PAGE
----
At the Enders/Deloitte Media & Telecoms 2020 and Beyond conference the economic and policy importance of telecoms infrastructure was a major theme, particularly in the current climate.

Operators envisage a pricing environment that will continue to be very challenging.

Help is required to secure infrastructure investment, deliver the economic upside from 5G, and level the playing field between sub-sectors.

Market revenue growth dipped to below zero in Q4 2019, as pricing pressures bite and smaller players gather share.

2020 is off to a challenging start, with new customer pricing dipping down again, and existing customer pricing under regulatory assault.

With expensive full fibre networks being built, persuading consumers to pay more for the higher speeds they enable will be key.

Virgin Media’s subscriber base fell again in Q4, although strong ARPU growth allowed a slight acceleration in cable revenue growth to 1.8%, and a deceleration in OCF decline to 1%.

Liberty Global group OCF guidance of mid-single digit decline in 2020 is likely to be mirrored at Virgin Media, as regulatory pressure and market competitiveness continue to bite, and mass-market demand for ultrafast remains nascent.

We continue to believe that the best way for Virgin Media to capitalise on full fibre rollouts is to use a wholesale deal with Openreach to expand its footprint to (eventually) nationwide.

Despite two decades of online disruption, the UK remains reliant on traditional platforms and brands across the media sector—more so for older cohorts, but also for younger generations.

13% of adults still do not use the internet and, in reality, an online-only media ecosystem remains a distant prospect.

Traditional providers, particularly within TV, radio and news, look set to endure for the long term, aided by the trajectory of the UK’s ageing population.

TalkTalk’s subscriber base and revenue fell again in Q3, and ARPU continued to decline despite good growth in its higher ARPU (but even higher wholesale cost) high speed base.

The sale of FibreNation to CityFibre and the accompanying wholesale deal provides much needed cash and de-risking, although the migration to full fibre still brings challenges to TalkTalk given its low price focus.

TalkTalk’s shorter term operational outlook is also still very challenging, with growing EBITDA in 2020/21 particularly difficult given stable/declining ARPU and the rising wholesale costs of migrating to high speed broadband.

Despite operating in a challenging market, Sky has continued to increase revenues, with the resilient performance of its direct-to-consumer and content businesses offsetting the disappointing drop in advertising income.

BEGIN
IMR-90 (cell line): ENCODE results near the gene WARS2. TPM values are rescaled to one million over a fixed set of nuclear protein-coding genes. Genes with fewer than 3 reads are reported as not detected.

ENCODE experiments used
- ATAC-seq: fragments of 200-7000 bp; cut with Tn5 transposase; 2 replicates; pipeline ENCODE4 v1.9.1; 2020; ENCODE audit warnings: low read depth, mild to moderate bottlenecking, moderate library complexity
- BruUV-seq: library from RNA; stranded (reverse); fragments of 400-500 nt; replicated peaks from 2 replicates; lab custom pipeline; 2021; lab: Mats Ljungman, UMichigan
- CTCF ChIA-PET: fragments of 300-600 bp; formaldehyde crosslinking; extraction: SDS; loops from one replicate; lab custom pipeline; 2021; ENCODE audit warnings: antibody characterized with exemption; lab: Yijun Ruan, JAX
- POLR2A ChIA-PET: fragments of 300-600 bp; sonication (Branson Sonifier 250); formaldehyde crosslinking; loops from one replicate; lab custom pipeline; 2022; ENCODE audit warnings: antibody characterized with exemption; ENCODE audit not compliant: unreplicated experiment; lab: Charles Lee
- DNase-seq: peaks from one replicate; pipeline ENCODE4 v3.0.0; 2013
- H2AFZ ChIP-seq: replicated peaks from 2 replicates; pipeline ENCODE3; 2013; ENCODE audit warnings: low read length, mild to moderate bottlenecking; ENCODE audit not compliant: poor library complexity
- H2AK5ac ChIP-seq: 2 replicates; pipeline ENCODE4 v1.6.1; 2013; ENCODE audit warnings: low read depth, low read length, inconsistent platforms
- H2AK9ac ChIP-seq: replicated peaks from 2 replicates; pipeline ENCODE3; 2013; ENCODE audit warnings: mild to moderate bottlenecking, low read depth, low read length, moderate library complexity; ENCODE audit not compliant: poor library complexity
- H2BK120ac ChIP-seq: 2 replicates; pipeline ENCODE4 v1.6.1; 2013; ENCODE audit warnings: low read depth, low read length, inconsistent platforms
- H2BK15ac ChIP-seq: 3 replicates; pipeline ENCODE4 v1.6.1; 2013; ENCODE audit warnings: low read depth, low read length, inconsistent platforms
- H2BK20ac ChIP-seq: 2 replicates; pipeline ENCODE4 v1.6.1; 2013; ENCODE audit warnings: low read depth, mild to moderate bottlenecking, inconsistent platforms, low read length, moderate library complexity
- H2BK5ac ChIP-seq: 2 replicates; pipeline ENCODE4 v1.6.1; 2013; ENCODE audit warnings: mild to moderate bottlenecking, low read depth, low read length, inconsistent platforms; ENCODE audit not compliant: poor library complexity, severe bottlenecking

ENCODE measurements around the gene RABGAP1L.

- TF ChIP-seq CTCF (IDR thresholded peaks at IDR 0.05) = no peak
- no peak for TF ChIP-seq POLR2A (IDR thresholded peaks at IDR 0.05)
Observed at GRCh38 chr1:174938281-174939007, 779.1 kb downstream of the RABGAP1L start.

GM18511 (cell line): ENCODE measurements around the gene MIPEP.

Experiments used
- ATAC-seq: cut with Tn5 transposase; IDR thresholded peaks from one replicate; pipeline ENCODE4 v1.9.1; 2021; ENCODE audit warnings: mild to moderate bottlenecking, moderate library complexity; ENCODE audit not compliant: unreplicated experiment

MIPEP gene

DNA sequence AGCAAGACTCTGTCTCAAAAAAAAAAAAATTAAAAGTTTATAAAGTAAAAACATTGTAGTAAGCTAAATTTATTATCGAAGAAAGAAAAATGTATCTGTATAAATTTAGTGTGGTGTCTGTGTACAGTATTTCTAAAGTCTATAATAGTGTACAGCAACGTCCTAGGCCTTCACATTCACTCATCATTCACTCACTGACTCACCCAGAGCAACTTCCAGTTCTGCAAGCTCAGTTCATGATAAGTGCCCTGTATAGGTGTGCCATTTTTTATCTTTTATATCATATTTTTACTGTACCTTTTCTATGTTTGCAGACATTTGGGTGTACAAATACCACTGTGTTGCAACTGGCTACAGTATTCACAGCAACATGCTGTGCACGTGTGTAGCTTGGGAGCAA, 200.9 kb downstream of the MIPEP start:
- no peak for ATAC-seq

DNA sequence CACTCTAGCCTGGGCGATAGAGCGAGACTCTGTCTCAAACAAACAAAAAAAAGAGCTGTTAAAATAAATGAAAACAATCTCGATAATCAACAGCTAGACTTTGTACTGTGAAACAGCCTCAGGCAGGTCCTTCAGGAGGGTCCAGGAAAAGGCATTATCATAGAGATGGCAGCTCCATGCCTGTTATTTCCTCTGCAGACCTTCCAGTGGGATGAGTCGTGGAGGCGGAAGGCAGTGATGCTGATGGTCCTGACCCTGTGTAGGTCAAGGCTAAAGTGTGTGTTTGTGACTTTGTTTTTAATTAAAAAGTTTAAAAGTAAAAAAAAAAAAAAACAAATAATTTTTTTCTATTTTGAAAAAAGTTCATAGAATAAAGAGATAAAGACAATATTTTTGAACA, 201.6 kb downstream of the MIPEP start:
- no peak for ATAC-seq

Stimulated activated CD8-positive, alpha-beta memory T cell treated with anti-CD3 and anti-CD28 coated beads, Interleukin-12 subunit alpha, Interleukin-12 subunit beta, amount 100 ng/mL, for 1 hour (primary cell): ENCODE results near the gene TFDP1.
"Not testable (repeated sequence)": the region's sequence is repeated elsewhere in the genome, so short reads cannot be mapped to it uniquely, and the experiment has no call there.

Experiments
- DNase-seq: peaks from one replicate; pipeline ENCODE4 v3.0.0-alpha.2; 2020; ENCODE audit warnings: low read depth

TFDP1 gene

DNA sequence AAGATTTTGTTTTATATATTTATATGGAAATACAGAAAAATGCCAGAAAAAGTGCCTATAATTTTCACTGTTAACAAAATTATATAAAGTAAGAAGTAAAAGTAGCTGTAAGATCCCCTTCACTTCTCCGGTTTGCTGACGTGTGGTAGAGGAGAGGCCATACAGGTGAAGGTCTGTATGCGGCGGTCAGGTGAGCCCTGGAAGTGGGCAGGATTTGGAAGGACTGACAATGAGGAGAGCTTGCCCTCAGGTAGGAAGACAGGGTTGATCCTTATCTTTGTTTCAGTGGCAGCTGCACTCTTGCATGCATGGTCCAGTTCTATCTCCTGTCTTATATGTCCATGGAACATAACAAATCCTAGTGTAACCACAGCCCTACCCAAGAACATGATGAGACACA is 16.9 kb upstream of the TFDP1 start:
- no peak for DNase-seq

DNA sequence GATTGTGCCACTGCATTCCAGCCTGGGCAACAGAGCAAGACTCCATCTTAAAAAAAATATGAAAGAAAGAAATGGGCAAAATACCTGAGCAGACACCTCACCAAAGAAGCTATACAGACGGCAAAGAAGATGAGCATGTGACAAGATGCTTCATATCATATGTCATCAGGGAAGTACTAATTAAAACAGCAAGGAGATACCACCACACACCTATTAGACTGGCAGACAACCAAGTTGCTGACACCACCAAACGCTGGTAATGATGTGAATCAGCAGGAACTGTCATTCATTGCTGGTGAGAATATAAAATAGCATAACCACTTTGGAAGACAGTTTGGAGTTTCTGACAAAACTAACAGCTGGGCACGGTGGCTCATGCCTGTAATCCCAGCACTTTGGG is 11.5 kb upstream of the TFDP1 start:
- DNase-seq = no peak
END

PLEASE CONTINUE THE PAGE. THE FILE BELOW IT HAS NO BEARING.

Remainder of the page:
Across FY 2019, EBITDA was up 12.2%; profit growth driven by a significant reduction in “other” costs as large one-off effects disappear and cost-cutting continues.

Extended distribution deals with Netflix and WarnerMedia will protect Sky’s content proposition for the coming future, as would the mooted integration of Disney+.

BT had a weak December quarter, with revenue falling 3% and EBITDA 4%, despite a recovery at Openreach, mainly driven by tough competition and regulatory hits, with operating metrics solid but not noticeably improving.

These hits look set to continue, so the company’s hopes of a return to EBITDA growth in 2020/21 probably hinge on brand and service improvements actually becoming visible in operating performance.

A successful full fibre roll-out would be a boon for BT in the longer term, and regulatory developments are headed in the right direction, if not quite there yet. However, its affordability without a dividend cut remains questionable in the current challenging environment.

 

The speeds made possible by full fibre build are unnecessary for most users in the short term, giving limited commercial advantage to those that can offer them, but are likely to prove essential in the medium/long term.

The economics of full-scale, independent alternative networks look very challenging in our view – especially without the support of Sky – although there are some limited arbitrage/cherry-picking opportunities.

The Openreach full fibre model makes economic sense under Ofcom’s proposed regulatory framework, provided it retains the lion’s share of the market, although considerable risks remain.

Market revenue growth fell in Q3 to below 1%, and may drop below zero next quarter as existing customer pricing comes under more pressure

New customer pricing is however rising, and average pricing should rise much further as ultrafast increases in availability and popularity 

Political enthusiasm for full fibre should be welcomed, although some specific plans are likely to do more harm than good if implemented literally
 

TalkTalk enjoyed impressive EBITDA growth of 14% in H1 19/20, despite revenue growth pitching down sharply in Q2, and gross margin falling due to the rapid adoption of high speed broadband

The fall in costs was driven by a combination of good expense control and lower subscriber acquisition costs, in part due to improved efficiency, but in part due to a falling subscriber base, which is not a sustainable route to earnings growth

While the current dynamics are challenging, market prices have been firming recently, and should firm further as ultrafast becomes more popular, but TalkTalk needs to move to a more premium pricing position to take full advantage